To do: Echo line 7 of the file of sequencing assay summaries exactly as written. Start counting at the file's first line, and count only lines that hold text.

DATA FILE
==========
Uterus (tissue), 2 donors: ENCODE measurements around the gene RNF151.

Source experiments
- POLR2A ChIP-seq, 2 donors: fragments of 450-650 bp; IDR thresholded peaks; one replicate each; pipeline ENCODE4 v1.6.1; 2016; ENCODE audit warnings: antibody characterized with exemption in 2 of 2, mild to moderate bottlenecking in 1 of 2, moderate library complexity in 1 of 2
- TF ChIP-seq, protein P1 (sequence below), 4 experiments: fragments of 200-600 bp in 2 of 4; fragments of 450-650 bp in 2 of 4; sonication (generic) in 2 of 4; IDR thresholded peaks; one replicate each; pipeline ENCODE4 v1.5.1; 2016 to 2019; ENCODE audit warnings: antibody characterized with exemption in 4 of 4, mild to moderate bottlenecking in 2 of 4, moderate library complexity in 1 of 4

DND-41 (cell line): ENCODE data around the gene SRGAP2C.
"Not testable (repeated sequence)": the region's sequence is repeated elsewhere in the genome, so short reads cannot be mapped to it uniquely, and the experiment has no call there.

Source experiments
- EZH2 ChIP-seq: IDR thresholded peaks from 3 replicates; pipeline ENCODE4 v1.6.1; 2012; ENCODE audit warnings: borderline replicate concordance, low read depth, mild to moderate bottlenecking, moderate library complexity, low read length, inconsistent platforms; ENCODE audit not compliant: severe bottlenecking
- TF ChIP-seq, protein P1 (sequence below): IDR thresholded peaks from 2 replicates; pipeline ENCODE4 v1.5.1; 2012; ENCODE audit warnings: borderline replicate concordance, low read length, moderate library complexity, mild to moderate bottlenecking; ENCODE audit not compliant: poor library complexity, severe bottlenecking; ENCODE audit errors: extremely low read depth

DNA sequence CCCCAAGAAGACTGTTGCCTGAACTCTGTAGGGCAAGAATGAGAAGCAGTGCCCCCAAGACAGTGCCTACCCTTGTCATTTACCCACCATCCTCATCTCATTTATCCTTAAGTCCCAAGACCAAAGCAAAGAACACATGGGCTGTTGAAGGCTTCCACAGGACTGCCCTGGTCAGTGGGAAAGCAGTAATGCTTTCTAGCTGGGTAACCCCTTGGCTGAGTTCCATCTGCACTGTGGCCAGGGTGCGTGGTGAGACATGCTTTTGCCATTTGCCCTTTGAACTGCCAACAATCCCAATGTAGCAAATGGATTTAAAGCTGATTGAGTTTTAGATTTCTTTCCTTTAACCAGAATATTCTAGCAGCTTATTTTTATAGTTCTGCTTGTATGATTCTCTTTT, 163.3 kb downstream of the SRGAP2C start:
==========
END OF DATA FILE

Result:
Source experiments